I ventured over to the Naperville, IL location (as I am now a Chicagoland resident) to try out a class to see what it was all about. When I entered I was greeted by a very friendly staff who explained the workings of what was to transpire in class. I was given my own heart rate monitor to wear for the workout to see how hard I’d actually be working.
The workout starts with interval training (which I am a HUGE fan of). The first part consisted of Indo Row machines (rowers with water in them for a real rowing effect) and then switching to the box area where we did various strength training moves. This persisted for about a half hour. At first, I was like “Easy Peasy!,” but by the third time around, I was sweating profusely and was feeling the burn!
The second half of the class had us on the treadmills. We did various lengths of intervals, running and jogging, mixed with recovery walks in between. I felt as though I could run a lot harder and faster because we were doing shorter sprints, rather than long drawn out runs. By the end of the second half, I had clocked more than two miles in sprints!
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In preparation for her upcoming 90-minute Las Vegas show at Planet Hollywood, Britney Spears has been getting down and dirty with an intense exercise regimen. Last week, everyone’s favorite ex-girl next door shared a picture of her rockin’ bod in just a bikini. The public has always been obsessed with Britney’s weight fluctuations and style choices, so it came as no shock when the photo set the blogosphere abuzz.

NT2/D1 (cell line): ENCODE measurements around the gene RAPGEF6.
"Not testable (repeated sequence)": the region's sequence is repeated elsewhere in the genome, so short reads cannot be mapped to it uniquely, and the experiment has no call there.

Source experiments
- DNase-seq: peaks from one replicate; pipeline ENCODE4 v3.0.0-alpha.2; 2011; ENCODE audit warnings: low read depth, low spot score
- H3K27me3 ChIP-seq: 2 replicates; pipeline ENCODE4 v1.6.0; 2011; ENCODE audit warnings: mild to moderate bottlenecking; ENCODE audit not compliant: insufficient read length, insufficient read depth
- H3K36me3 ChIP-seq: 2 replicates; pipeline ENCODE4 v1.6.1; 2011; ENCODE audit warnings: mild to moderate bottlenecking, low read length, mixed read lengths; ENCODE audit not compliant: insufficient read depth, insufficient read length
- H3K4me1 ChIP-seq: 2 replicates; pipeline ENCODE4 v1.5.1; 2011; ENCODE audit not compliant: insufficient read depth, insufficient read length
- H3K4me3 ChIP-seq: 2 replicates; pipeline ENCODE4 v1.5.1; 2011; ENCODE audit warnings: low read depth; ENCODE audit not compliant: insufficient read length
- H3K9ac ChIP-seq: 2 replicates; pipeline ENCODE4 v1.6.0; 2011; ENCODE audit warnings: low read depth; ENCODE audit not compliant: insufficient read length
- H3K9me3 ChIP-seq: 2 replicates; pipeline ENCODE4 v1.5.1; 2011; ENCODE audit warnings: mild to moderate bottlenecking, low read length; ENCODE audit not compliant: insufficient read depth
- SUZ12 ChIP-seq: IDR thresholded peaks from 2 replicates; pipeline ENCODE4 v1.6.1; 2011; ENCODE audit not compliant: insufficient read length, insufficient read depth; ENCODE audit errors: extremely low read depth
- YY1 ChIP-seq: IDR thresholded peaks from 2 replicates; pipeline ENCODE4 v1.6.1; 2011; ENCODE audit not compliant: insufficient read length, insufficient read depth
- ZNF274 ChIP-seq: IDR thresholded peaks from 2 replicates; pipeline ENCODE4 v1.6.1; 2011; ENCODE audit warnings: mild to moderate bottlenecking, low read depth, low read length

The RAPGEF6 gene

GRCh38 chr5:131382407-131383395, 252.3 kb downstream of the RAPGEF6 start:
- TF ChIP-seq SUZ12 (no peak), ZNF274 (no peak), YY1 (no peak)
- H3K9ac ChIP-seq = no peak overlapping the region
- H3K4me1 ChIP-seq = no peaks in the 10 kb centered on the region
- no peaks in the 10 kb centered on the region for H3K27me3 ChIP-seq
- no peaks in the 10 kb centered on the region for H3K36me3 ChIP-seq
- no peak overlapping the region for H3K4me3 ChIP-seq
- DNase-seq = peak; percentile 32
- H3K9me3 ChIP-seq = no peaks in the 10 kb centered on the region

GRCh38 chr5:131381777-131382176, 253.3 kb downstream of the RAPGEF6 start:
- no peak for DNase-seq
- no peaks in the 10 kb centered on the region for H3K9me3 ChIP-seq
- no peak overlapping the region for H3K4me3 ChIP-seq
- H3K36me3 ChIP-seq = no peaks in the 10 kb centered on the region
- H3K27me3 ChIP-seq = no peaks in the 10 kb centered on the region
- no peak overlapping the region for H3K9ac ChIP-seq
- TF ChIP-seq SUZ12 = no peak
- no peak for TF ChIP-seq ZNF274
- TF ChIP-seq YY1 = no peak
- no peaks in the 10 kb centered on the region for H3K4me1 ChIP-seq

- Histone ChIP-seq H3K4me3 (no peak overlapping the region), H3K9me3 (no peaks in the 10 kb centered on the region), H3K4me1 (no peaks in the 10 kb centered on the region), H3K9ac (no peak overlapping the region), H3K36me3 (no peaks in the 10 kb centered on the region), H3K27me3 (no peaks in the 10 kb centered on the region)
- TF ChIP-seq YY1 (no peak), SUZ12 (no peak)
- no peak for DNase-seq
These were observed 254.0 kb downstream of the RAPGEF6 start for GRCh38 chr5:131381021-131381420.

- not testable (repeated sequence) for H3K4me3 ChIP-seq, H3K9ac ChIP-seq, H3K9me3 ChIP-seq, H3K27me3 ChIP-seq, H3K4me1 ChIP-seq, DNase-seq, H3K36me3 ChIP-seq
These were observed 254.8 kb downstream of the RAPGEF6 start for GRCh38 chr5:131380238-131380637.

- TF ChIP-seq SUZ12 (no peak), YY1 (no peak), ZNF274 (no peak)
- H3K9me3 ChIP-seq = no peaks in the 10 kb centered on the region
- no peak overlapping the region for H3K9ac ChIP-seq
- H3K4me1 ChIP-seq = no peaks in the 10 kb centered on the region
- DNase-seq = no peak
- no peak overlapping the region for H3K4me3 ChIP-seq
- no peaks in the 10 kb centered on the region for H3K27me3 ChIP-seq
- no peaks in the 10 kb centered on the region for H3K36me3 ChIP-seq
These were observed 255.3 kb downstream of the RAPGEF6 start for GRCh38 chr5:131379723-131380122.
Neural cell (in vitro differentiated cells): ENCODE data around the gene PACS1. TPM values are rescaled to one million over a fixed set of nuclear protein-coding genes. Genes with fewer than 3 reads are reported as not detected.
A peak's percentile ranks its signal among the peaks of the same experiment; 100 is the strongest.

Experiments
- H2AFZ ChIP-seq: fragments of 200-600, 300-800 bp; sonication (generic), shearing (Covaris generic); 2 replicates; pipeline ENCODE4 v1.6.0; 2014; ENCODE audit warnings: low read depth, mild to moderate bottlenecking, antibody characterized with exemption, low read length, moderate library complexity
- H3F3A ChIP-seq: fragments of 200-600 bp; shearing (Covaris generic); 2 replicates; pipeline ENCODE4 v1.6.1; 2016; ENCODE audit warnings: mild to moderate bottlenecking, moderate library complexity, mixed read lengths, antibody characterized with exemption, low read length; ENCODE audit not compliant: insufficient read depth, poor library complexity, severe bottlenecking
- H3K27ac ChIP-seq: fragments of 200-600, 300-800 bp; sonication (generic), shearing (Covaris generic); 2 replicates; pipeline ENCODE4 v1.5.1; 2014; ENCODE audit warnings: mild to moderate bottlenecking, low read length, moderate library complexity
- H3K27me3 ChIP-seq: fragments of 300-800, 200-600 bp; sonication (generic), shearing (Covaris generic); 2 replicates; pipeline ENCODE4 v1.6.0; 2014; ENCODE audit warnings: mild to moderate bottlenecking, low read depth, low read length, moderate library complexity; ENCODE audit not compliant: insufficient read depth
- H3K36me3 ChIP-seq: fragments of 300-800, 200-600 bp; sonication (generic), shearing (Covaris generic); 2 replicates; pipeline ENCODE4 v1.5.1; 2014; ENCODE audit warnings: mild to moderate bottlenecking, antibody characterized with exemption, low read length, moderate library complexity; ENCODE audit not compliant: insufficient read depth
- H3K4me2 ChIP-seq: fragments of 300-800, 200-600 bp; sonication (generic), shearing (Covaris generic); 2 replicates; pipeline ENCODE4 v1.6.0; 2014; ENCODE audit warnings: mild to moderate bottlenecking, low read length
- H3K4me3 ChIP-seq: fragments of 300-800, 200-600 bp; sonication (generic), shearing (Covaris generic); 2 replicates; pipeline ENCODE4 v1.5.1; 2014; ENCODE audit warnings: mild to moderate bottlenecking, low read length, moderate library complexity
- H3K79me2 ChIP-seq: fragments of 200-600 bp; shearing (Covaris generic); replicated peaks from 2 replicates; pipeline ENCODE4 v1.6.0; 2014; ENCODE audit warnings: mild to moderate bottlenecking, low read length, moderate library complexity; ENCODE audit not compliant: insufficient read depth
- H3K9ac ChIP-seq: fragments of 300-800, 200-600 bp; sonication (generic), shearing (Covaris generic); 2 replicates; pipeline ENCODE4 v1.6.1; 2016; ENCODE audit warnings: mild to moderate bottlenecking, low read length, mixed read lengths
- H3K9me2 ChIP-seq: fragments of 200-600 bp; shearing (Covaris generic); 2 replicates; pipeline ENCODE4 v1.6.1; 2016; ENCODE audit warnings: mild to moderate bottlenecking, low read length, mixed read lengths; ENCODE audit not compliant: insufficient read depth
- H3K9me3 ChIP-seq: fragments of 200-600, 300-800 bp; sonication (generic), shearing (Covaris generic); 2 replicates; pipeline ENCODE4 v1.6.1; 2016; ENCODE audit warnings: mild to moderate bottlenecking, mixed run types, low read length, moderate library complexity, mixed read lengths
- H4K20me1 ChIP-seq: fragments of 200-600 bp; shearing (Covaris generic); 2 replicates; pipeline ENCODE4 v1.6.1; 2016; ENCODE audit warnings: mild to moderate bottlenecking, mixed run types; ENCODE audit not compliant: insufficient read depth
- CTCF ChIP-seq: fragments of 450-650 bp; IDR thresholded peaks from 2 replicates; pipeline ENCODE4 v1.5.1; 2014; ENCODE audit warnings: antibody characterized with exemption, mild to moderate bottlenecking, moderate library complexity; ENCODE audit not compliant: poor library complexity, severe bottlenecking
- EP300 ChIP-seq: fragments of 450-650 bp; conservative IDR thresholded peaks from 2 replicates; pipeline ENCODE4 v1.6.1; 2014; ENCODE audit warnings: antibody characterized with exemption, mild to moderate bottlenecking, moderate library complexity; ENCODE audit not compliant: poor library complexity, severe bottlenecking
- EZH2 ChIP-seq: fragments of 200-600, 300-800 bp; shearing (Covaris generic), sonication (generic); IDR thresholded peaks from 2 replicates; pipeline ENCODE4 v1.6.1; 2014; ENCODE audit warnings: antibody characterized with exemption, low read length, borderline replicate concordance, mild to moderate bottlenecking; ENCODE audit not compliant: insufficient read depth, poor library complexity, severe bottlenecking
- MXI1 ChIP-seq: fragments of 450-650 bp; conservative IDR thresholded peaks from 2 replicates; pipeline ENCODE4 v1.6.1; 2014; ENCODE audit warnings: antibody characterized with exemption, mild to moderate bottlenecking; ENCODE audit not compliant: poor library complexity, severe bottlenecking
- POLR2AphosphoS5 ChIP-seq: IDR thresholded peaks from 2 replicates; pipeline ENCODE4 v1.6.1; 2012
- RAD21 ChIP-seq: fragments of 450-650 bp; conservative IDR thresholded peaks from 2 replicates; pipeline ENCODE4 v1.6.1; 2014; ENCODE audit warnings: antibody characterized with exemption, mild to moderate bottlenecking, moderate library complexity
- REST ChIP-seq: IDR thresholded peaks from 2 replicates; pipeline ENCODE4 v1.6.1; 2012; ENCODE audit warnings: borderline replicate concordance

Britney’s workout regimen is called “Trickeration” and incorporates interval training into sports like tennis and football. Interval training involves quick bursts of hardcore exercise followed by a long rest, like sprinting for 30 seconds and then jogging for a minute. Her trainer, Tony Martinez, says Britney has absolutely thrived with the strenuous sessions, and that she is a natural athlete.
During the 40 minute workouts, she’s apparently been serving the tennis ball like Serena Williams and can throw the pigskin with a Manning-esque spiral. In an interview with E!Online, Martinez said, “She is mentally and physically 100 percent ready for Vegas.” Details of Britney’s Vegas stint—which begins in December—are scarce, but it sounds like it will be a fast-paced and extraordinary affair. Here’s how other Vegas performers get in shape for their shows.
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Would you believe it if someone told you that in just four minutes you would not only improve your fitness level, you would also burn more calories per minute than running ten miles an hour, plus increase your metabolism 30 minutes post workout? According to researcher Dr. Michele Olson, aka, the Exercise Doctor, it’s true! It’s been backed up by numerous research studies, and it’s called the Tabata Training Method.
“This particular style of interval training has profound effects even on short-term, post-exercise metabolism,” has explained Olson. “It would take five times the amount of typical cardio exercise, like a twenty-minute brisk walk, to shed the same number of calories that result from a four-minute Tabata.”
Tabata is an interval training workout designed to push you to your anaerobic threshold for 20 seconds, with a 10 second recovery break, for a total of four minutes. Designed by Izumi Tabata, a Japanese trainer of athletes, the Tabata method seems to be a major breakthrough in fitness training programs. However, it should be practiced with caution.